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Don't Play With Your Emotions!

let's talk about what herbs can help soothe our emotions

Dimensions of WellBeing

Emotions play an important role in our overall well-being. Our emotions can influence how we think, feel and act in our daily lives. They can affect our physical health, our mental health, and our relationships with others. Positive emotions such as joy, gratitude, and contentment can help us to feel energized and engaged in life. Negative emotions such as anger, fear, and sadness can lead to mental and physical stress and can disrupt our lives. It is important to be aware of our emotions and to understand how they can affect our well-being. Learning how to manage our emotions in healthy ways can help us to lead happier and healthier lives.

Managing our emotions in healthy ways can be a challenge, but there are some strategies that can help. One is to practice mindful meditation, which helps us to stay present in the moment and observe our thoughts and feelings without judgment. Another is to practice positive self-talk, which helps us to reframe negative thoughts into more constructive ones. Additionally, engaging in regular physical activity can help to both release tension and improve our mood. Also, talking to a trusted friend or counselor can help us to process our emotions in a safe and supportive environment. Finally, finding herbal allies can add one more layer of help for our mind, body, and spirit.

Here are some herbs that can be helpful for emotional well-being: lavender, chamomile, St. John's Wort, rosemary, borage, and motherwort. Lavender is often used to reduce stress and anxiety, while chamomile can help to relax and soothe the nerves. St. John's Wort is known for its antidepressant properties, while rosemary can help to boost energy and focus. Borage is used to increase courage and reduce fear, and motherwort is used to help with grief and depression. I'd like to talk a little bit about the last two, borage and motherwort, which might not be that familiar to some of you!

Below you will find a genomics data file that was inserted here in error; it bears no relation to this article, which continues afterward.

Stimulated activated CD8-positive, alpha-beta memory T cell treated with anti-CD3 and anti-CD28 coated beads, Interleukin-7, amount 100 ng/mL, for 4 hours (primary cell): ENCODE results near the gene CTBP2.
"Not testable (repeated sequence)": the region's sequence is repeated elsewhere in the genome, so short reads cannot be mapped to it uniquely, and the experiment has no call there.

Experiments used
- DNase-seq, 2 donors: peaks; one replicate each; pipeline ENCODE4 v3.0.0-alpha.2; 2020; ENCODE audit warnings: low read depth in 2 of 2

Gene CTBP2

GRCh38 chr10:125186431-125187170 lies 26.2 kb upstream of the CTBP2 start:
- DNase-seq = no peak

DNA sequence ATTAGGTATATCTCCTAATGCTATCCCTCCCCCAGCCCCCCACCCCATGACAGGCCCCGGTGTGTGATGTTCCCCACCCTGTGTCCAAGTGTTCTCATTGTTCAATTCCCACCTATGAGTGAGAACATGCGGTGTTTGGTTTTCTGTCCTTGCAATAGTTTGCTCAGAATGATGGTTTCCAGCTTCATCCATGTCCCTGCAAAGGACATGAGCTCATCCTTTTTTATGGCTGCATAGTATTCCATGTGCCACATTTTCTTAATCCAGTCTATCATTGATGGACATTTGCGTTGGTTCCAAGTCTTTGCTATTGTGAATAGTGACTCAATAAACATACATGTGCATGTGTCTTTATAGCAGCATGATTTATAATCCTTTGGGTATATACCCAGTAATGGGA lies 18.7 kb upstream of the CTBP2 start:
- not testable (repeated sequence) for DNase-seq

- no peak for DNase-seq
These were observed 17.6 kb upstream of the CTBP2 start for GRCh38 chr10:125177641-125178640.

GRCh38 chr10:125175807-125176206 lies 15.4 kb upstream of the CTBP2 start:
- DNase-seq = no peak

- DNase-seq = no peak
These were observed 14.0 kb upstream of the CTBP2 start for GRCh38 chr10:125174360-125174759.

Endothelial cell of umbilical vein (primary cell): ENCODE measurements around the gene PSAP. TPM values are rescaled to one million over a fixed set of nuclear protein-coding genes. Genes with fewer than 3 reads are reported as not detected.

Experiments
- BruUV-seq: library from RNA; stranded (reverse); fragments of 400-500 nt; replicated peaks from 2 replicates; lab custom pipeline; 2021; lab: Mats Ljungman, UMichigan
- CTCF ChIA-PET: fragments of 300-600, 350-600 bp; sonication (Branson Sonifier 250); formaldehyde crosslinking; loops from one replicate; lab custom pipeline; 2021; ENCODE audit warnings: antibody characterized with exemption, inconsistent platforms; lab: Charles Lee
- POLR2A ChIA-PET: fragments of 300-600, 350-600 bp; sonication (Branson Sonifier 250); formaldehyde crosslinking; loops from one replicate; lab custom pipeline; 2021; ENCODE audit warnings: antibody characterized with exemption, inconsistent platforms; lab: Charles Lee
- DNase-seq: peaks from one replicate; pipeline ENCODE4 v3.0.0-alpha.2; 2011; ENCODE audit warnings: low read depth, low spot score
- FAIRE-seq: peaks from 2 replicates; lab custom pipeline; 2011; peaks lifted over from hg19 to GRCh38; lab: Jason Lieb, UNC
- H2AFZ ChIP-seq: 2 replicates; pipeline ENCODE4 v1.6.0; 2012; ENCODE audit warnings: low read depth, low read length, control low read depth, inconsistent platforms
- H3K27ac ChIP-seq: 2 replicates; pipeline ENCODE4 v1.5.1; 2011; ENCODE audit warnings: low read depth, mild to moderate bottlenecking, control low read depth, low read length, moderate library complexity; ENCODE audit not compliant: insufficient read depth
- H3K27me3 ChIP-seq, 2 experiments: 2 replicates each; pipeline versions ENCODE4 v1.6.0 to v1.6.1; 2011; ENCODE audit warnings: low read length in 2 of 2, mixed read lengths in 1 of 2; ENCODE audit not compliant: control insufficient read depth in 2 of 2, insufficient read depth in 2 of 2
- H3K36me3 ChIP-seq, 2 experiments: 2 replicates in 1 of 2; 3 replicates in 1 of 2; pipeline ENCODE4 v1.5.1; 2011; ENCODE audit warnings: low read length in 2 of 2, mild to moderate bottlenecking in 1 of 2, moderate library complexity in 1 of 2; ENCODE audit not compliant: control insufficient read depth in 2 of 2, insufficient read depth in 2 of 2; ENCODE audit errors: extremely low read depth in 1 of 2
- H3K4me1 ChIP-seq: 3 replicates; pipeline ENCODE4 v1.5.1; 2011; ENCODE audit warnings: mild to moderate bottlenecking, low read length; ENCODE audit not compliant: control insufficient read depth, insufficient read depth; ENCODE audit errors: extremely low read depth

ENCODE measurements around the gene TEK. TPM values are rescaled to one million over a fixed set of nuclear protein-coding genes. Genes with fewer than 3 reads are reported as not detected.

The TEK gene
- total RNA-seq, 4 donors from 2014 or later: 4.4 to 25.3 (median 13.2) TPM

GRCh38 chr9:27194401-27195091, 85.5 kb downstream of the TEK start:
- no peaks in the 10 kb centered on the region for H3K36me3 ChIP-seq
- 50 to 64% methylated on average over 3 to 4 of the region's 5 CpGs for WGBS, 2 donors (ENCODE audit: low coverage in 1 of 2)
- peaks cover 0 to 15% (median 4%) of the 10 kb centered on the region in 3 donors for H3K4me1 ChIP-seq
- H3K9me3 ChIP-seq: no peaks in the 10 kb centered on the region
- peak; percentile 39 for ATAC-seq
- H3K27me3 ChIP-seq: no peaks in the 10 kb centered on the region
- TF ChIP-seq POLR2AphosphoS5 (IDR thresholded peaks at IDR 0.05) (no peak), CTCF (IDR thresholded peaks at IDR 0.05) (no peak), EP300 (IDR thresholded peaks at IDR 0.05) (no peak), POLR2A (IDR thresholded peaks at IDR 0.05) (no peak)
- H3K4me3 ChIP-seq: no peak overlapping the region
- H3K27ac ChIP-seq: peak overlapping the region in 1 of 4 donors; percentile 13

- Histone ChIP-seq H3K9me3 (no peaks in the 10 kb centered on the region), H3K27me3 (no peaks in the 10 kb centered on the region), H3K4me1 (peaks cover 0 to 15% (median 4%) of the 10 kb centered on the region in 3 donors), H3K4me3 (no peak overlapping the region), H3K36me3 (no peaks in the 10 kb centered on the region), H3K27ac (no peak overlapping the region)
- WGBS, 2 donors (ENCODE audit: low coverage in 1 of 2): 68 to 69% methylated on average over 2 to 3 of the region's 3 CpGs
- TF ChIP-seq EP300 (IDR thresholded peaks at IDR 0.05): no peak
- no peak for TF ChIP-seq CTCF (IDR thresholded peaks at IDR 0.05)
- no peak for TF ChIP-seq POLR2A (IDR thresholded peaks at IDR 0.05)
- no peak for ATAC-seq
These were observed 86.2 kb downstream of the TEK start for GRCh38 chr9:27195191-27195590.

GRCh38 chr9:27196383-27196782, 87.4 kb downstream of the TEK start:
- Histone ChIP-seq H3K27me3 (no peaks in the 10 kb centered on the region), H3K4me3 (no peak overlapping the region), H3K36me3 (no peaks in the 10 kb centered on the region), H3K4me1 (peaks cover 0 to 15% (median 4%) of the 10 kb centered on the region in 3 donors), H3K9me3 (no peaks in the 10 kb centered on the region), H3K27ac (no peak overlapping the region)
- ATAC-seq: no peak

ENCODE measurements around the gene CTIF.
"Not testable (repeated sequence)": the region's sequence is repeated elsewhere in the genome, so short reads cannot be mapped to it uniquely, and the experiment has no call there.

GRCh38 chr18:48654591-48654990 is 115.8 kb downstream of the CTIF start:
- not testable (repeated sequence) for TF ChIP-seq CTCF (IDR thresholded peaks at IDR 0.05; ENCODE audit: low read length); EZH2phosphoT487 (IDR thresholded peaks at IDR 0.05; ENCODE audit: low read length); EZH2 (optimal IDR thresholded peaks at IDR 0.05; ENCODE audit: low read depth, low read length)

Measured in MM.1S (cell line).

Borage Motherwort


Borage is an herb native to the Mediterranean region and is commonly used as a culinary herb. It has a cucumber-like flavor and is often used to enhance salads, soups, and other dishes. Its leaves, flowers, and seeds are edible, and the dried leaves can be used to make tea. Borage is also known for its medicinal properties, as it is believed to possess anti-inflammatory, antioxidant, and anti-depressant properties. It has also been used to treat skin and respiratory conditions, among other ailments.


There are some great recipes that use borage or motherwort. Here are a few ideas to get you started:

  1. Borage and Mint Pesto: This tasty pesto can be used to top pasta, fish, or vegetables. Simply mix together one cup of borage leaves, one cup of mint leaves, three cloves of garlic, one-half cup of olive oil, and one-half cup of grated Parmesan cheese. Place these ingredients in a food processor and pulse until combined.

  2. Borage and Potatoes: This simple side dish is perfect for a weeknight meal. Saute two cups of chopped borage leaves with one chopped onion and two cloves of garlic in one tablespoon of olive oil. Add four cups of diced potatoes and one-half cup of water. Simmer for 15 minutes. Season with salt and pepper and serve hot.


Making borage tea is a simple process that can be done with a few ingredients. Here are the steps:

  1. Gather 2 tablespoons of borage leaves and flowers.

  2. Bring 2 cups of water to a boil in a pot.

  3. Put the borage leaves and flowers into the boiling water.

  4. Simmer on low heat for 10 minutes.

  5. Strain the tea into a cup and enjoy!

Borage tea has many potential health benefits and is a great way to relax and unwind. I hope this helps you make your own delicious borage tea! I hope these recipes give you some ideas for using borage! Enjoy! MOTHERWORT

Motherwort is an herb that has been used for centuries to treat a variety of ailments. It is a hardy perennial native to Europe and Asia, but it is now grown in many places around the world. It has a tall, erect stem, with dark green leaves and small, pinkish-purple flowers that bloom in late summer. The leaves, flowers, and roots of motherwort are used for medicinal purposes. It is known to have sedative, antispasmodic, and astringent properties, and is used to treat ailments such as anxiety, insomnia, and menstrual cramps. Motherwort is also used to improve circulation and digestion, and can even be used to help reduce menopausal symptoms.


Here are a few more ideas to get you started:

  1. Add borage or motherwort to a salad or a stir-fry for a delicious flavor.

  2. Make a tea with borage or motherwort to enjoy a calming, herbal beverage.